Posts Tagged 'winter storage'

sunfish winter storage

today was an unseasonably warm day for January in Michigan – I think the temperatures were in the high 50’s this afternoon.  I’ve been unable to take my Sunfish up to my dad’s barn for winter storage due to various schedule conflicts and then snowy roads – so today was shaping up to be a perfect day to drive the hour or so west to his house and put it away in his barn.

I forgot to take any pictures today, but it looks pretty much the same as last year’s winter storage (see pic below)!  since no one was home – I even muscled the Sunfish up there by myself – it took a little creativity and some brute strength, but I was able to lift the boat up and fasten the 2×4 beams under it to hold it in place.

winter storage IMG_0073

when I was driving home, I did chance upon a VERY different way to store a Sunfish, and just had to stop and take a picture.  it looks like it was just tossed into the back of the old beat up wooden boat.


small sailboat garage storage

while flipping through old photos yesterday (when I found the photo of my 1st sail in a Sunfish), I also found this picture of how I used to store my old Super Porpoise when we used to live down in southeastern Indiana.  the Super Porpoise was shortly produced as a slightly larger version of the Sunfish, but with a lot of similar features, and the same lateen sail (although a tad larger sail area).

our garage at that house had a large amount of extra space above the garage doors.  I installed (4) heavy-duty eyebolts in the garage ceiling, making sure they were securely screwed into the wood trusses on the other side of the drywall.  I then just used a couple pieces of rope, maybe 1/2″ diameter standard rope you could find at a hardware store, so nothing fancy.  I think there were a few S-hooks to make it easy to connect the rope to the eyebolts.

as you can see, it actually was hanging below the garage door (in its open position), but was still high enough that our smaller sedan could be parked easily right below the boat.  I also tossed some more stuff on the boat as you can see the mast, as well as an old plastic kiddie pool for my son to play in during the hot summer days.

this would be a lighter-duty version of winter storage than what I’m currently using at my dad’s barn, with 2×4 hangers and a 2×4 cross beam holding up my 2 Sunfish.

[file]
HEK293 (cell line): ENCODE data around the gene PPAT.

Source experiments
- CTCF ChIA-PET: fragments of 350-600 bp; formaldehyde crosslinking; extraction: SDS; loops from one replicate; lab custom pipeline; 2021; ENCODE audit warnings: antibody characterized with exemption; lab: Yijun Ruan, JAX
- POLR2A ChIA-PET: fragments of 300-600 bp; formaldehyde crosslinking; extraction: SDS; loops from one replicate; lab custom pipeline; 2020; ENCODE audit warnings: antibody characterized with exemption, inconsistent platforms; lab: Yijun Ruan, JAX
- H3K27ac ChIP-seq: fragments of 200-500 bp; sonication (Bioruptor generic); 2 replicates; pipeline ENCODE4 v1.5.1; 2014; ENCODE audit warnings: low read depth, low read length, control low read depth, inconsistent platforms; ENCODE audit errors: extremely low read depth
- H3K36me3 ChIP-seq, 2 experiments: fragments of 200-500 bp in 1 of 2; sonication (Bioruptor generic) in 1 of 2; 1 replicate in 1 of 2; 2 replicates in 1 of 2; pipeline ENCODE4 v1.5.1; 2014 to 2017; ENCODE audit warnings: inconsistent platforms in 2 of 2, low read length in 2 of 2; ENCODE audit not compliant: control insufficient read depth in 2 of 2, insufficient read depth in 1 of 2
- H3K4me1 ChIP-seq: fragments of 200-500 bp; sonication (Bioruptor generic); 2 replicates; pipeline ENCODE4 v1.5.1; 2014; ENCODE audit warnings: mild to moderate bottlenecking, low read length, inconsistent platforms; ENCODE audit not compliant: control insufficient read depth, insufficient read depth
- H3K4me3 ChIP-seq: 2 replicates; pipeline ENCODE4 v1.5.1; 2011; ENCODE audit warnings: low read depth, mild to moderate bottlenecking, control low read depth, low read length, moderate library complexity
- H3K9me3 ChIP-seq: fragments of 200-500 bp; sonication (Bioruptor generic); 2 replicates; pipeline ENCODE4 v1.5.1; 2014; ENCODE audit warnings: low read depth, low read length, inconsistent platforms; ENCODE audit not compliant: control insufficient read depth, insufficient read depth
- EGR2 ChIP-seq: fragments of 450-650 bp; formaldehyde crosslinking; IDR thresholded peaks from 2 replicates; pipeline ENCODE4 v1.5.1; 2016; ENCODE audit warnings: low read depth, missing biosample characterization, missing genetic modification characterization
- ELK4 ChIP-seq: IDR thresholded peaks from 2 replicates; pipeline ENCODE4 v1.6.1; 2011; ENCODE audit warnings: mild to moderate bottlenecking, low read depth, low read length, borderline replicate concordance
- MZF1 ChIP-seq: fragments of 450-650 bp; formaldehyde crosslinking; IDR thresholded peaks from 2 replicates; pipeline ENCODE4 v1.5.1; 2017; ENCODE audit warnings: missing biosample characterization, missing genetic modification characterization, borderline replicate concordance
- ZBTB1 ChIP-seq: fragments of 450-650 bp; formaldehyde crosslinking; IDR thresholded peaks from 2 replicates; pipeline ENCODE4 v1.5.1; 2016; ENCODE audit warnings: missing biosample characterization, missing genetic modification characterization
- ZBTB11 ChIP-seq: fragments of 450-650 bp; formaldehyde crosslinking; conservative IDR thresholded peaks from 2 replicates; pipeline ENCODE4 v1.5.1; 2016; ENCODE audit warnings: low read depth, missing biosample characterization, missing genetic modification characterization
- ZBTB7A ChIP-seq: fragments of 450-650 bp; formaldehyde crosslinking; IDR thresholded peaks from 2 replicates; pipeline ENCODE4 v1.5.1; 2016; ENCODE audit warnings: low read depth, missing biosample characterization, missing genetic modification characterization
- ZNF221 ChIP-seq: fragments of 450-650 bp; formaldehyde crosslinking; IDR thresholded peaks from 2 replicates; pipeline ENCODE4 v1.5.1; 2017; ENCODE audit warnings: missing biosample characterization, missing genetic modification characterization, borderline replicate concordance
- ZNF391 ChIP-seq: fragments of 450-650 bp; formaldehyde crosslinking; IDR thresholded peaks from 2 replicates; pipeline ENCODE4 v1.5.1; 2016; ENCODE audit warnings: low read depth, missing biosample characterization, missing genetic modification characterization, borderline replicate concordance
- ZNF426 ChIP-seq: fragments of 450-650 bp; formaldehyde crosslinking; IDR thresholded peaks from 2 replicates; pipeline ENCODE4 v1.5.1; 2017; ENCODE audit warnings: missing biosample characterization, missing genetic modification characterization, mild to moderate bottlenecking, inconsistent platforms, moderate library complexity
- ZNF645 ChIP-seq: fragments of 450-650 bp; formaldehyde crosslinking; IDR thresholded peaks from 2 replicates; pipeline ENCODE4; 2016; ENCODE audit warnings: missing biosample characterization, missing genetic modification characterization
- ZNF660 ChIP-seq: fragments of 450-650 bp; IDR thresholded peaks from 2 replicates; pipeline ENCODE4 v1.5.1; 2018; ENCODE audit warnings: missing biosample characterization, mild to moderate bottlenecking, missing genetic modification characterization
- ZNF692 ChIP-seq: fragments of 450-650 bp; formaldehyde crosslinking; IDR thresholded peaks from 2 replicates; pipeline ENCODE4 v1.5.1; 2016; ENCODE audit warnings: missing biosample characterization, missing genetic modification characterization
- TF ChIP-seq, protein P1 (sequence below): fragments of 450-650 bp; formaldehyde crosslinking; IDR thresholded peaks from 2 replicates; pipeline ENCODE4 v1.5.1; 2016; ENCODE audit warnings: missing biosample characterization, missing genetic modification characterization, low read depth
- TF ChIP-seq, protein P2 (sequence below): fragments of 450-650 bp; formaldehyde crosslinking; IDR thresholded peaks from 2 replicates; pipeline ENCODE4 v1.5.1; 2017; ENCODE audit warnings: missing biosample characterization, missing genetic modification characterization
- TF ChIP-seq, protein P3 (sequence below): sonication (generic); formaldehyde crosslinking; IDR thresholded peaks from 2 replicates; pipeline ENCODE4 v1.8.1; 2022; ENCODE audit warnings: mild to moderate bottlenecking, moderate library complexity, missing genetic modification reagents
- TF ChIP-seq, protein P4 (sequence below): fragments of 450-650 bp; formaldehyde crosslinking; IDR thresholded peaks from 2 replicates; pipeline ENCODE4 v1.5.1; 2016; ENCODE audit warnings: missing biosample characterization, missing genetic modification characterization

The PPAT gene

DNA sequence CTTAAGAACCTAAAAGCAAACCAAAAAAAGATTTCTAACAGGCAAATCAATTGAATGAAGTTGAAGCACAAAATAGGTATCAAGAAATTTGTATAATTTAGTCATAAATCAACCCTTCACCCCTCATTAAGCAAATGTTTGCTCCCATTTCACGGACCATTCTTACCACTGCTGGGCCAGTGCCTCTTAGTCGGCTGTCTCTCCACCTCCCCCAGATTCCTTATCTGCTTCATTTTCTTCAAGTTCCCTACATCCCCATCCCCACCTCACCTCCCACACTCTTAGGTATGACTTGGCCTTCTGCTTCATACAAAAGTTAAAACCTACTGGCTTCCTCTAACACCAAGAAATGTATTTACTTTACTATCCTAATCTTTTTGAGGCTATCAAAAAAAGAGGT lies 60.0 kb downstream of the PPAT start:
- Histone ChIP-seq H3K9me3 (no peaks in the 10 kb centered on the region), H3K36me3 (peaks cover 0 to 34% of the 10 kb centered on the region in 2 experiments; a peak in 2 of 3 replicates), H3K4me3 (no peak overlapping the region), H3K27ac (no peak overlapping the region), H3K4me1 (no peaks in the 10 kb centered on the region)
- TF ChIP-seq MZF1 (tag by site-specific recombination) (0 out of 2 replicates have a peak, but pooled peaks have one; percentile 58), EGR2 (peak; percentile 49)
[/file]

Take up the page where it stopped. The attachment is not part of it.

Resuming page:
sunfish winter storage

with the leaves changing colors and temperatures dropping pretty quickly here in Michigan, I have now put my Sunfish sailboats away for winter storage.  I had already put my newer Sunfish away a few weeks ago, but I still had my older one to haul up to my folks house and put away.  over the summer, I had kept it in my back yard on sawhorses, and while that kept it up off the ground, I hadn’t covered it with a tarp or anything, so leaves and the like had built up on it, a good coating of summer dirt.  so prior to putting it into storage, I hosed and washed it down, and then hit it quick with a little bit of polishing compound and a buffing wheel.

there is still some fiberglass work that could be down on this 45+ year old boat that polishing compound won’t do much for, but it does help clean up the boat pretty nicely, and it makes it easier to see where the boat could use some repairs.

after cleaning it up, I trailered the boat up to my folk’s house – and my dad graciously allowed me to store now (2) of my Sunfish in his barn.  I re-used the hanger system I built out of 2×4’s for the last winter storage, and just added (2) new hangers and cross-beams to support the 2nd Sunfish.  luckily, my brother and brother-in-law were in town to help me lift the boat up and fasten the cross-beams in place.

navigating past the goose, part 2

I have to admit, I shouldn’t have left out such an important detail from our Easter weekend.  no visit to Opa & Oma’s house goes by without a little friendly face time with Mr Goose.  he promptly lets all visitors know their place, and will offer his kind services showing us the way to drive down the driveway as he runs along side (if you didn’t watch the video before, check it out – this goose is crazy!).  and sure enough, he escorted us per usual as we left for church on Good Friday.

I’ve always know that the Goose had a fondness for water, as most geese do.  here he is swimming in the big pond:

but I didn’t realize that the goose has a certain interest in Sunfish sailing as well!

so tillerman… instead of navigating past the goose, I might just need to learn to navigate WITH the goose.

happy Easter weekend

we had a great weekend at my folk’s house over Easter weekend.  Saturday was a beautiful day, and we spent a good part of the day helping with yard work.  pruning trees, picking up sticks from the yard, and clearing some of the brush along the shoreline at the pond.  we also cleared out the brush near the rope swing that a few of us hung up in a tree near the pond probably more than 10 years ago.  the swing still works great – all the young boys loved it, and even Luke tested it out!

we’ve never tried to jump off the swing to land in the pond, as we’re not sure it’d reach that well, or if the pond would even be deep enough.  but a few of the younger boys thought it’d be fun to test the water in the pond – and several jumped right into the still very cold water.  luckily Opa & Oma (Grandpa & Grandma) have a hot tub that helped get the boys warmed back up after the pond jumping.